Monday, May 10, 2010


I am down with URTI again (upper respiratory track infection).

My ward had H1N1 and H3N2 flu cases for the past week. I wore a surgical mask at work most of the time for the past 2 weeks. Mainly out of fear of sneezing, coughing or dripping fluids from my running nose in front of the patients and spreading my pathogens to them. Afterall, the surgical mask does not provide adequate protection to the wearer from airborne pathogens. No one in my ward wears the N95 mask since the H1N1 flu was downgraded in severity. The only exception that I have seen recently was a respiratory specialist consultant while attending to her adult patient at my ward. [Note: Doctor JY also happened to be my attending consultant for my pneumonia episode.]

Back to my symptoms. Had been having running and congested nose on-and-off for the pass 2 weeks. Appetite is less, but still Fair. However, from Thursday onwards, the symptoms took a turn for the worse. I had an acute sharp pain at my chest where I had a history of minor atelectasis. Onset of cough which became more chesty over the days. Mucus and phelgm turned yellowish and of mucoid consistency which is worse in the morning. [Note: Not uncommon, given my history of asthma.] Thankfully, SpO2 is within normal range. Significant drop in appetite. I only manage to take 1/2 share of 1 main meal each day. Thus, I supplement my intake with snacks, juices, electrolyte drinks and nutritional supplements.

Finally, this morning, my sleep was interrupted at 3+am due to nasal congestion and a painful, itchy and scratchy swollen larynx (i.e. sore throat). The throat was so bad that I could barely take some fluids for breakfast. I couldn't get back to sleep, so I did my laundry and other chores instead. Then around 7am, my tired out body finally rested for 3 hours. I woke up to run some errands before I went to my hospital's A&E.
My hospital's HR is more willing to accept MCs (medical certificate for excuse from duty) from its Medical Officers. Up to 3 days of MCs from GPs (general practitioners) are accepted by HR. Thereafter staff are required to consult with the hospital's A&E MOs for an extension of MC.

Although the A&E was not particularly crowded (maybe around 20 patients), the combination of my low-severity and my arrival at 1+pm led to a long waiting time. According to the agency nurse at triage, the A&E staff held-up the cases from 1pm onwards until the agency nurse started her shift at 2pm. Thus, my hospital visit took 3+hours. I requested for Doctor Y, one of the Medical Officers on-duty, since he is somewhat familiar with my medical history. [Note: He happened to be the attending MO when I had pneumonia, and was also my pre-Employment check-up doctor.] Besides auscultation and the visual throat assessment, his check with the otoscope reviewed that my ears are also partially blocked by mucus. He asked how many days of MC I needed. Ha ha, typical of the service-oriented doctors in the private sector! Anyway, I requested for 1 day of rest for tomorrow, since it's my day-off today. If needs be, I could always return to the A&E for a review.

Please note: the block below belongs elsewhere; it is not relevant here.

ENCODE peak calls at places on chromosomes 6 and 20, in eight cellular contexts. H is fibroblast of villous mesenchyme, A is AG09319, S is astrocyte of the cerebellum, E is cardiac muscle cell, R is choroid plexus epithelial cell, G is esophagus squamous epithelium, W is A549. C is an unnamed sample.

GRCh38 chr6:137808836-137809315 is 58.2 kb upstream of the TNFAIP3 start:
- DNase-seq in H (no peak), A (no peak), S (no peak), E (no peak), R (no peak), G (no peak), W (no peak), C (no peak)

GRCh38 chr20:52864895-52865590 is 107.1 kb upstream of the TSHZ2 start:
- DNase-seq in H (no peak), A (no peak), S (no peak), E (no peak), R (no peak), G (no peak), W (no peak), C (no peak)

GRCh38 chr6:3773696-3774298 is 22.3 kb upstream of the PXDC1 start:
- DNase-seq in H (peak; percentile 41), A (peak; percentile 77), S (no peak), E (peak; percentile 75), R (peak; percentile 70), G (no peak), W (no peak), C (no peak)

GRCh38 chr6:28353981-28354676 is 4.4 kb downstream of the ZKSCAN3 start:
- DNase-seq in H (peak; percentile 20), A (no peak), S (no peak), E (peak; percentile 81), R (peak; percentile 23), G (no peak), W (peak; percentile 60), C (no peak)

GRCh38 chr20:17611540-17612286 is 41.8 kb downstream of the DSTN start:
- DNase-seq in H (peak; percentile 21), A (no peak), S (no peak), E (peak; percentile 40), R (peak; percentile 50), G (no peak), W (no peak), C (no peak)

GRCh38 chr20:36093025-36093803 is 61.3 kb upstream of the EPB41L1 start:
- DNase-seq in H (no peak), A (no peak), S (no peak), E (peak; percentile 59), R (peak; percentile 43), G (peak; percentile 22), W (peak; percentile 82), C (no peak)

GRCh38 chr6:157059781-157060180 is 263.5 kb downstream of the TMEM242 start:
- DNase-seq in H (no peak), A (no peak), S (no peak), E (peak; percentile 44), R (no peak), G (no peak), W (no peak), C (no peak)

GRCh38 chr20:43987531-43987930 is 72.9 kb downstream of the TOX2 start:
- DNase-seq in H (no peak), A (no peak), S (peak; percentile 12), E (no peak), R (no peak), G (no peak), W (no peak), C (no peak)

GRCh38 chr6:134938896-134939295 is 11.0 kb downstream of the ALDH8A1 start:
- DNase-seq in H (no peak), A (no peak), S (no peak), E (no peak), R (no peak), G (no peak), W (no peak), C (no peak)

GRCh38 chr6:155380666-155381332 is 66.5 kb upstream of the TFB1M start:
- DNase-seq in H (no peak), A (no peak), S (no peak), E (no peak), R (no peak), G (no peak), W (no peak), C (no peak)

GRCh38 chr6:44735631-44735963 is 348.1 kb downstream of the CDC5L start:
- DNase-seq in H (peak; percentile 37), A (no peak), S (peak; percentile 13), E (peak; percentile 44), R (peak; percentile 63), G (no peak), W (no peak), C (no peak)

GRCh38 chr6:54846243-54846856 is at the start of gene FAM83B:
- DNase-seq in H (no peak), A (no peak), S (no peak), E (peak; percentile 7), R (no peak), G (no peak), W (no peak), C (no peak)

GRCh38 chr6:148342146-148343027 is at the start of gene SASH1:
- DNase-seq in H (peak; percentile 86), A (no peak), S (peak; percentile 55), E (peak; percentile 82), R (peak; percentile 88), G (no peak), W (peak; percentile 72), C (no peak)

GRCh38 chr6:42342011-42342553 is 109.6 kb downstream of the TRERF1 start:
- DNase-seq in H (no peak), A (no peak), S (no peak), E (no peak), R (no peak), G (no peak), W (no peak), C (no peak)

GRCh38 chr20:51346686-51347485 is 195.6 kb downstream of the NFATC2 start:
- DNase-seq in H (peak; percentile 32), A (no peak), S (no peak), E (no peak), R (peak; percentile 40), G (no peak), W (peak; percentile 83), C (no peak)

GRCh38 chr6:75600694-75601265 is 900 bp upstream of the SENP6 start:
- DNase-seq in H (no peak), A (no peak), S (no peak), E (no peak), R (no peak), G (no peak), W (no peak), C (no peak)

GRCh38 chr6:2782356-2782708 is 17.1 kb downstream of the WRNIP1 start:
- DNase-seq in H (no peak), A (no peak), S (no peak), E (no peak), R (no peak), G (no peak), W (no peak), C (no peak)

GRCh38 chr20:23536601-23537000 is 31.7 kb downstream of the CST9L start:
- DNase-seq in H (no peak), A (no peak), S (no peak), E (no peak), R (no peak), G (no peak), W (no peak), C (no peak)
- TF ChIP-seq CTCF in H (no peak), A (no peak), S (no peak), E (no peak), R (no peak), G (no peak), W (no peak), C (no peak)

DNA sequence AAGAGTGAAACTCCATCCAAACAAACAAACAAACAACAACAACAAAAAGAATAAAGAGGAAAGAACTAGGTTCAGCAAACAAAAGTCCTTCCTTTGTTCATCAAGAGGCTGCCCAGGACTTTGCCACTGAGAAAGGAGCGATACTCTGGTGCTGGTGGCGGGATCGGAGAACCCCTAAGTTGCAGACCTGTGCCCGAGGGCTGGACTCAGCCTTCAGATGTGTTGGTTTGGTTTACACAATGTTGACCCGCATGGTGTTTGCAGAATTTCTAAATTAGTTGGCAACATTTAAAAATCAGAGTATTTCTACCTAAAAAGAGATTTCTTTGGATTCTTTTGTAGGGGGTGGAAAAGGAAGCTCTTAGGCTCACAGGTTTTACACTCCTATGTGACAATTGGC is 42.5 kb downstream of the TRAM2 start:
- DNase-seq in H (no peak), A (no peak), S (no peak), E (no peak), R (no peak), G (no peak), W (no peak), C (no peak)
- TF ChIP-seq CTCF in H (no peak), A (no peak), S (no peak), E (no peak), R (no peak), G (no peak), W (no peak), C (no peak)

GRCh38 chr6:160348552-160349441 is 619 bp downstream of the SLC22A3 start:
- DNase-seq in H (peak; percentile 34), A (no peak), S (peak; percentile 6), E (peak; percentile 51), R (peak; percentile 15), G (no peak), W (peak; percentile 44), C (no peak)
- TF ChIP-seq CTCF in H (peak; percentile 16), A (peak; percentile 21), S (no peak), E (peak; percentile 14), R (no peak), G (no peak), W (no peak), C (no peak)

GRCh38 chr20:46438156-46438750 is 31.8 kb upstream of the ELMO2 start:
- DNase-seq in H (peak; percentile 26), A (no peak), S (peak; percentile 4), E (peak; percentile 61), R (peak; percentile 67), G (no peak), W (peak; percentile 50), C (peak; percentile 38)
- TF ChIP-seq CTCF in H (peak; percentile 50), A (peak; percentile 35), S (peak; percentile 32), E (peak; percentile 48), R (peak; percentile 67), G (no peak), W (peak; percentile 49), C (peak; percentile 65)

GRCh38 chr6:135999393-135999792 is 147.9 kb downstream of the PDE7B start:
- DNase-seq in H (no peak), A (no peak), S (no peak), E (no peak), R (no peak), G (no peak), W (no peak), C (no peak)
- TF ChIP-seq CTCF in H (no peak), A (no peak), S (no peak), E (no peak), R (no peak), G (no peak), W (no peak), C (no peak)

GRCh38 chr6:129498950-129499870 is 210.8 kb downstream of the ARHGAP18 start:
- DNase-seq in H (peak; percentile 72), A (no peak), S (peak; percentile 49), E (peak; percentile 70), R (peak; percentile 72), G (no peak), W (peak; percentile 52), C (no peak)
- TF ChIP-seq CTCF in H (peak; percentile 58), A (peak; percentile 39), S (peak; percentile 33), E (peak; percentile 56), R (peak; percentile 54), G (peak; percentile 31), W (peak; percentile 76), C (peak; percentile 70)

My ward manager had mentioned previously that, due to an increase in staff MCs for respiratory infections during the past months, the DON had requested the admin staff of every ward to report all respiratory MCs directly to her. Guess I'm on the list now! The increase in respiratory cases amongst staff does not surprise me given that ADON G discouraged staff to wear masks at work, other than for Isolation cases. She claims that the it muffles the enunciation and blocks-off the lower facial visual communication. Now her direct report, the DON, has to personally track staff's respiratory MCs. What a farce!

I wore an N95 mask from my entry into the A&E until I returned home. I was offered a surgical mask at the A&E entrance, but I wore my own N95 saved from a previous training session instead.
Yes, I know that the N95 and other masks are supposed to be single-use only. But to save costs for the hospital, the Infection Control Officer instructed us to save the "clean" N95 masks for a future use.

On my way home, few people noticed that I was wearing a mask. And even if they did, they turned their gaze away quickly. Most are absorbed in their own worlds. I wondered what makes Singaporeans, myself included, reluctant to wear masks in public whenever they have coughs/colds? A lack of awareness on the purpose and usage of a mask perhaps?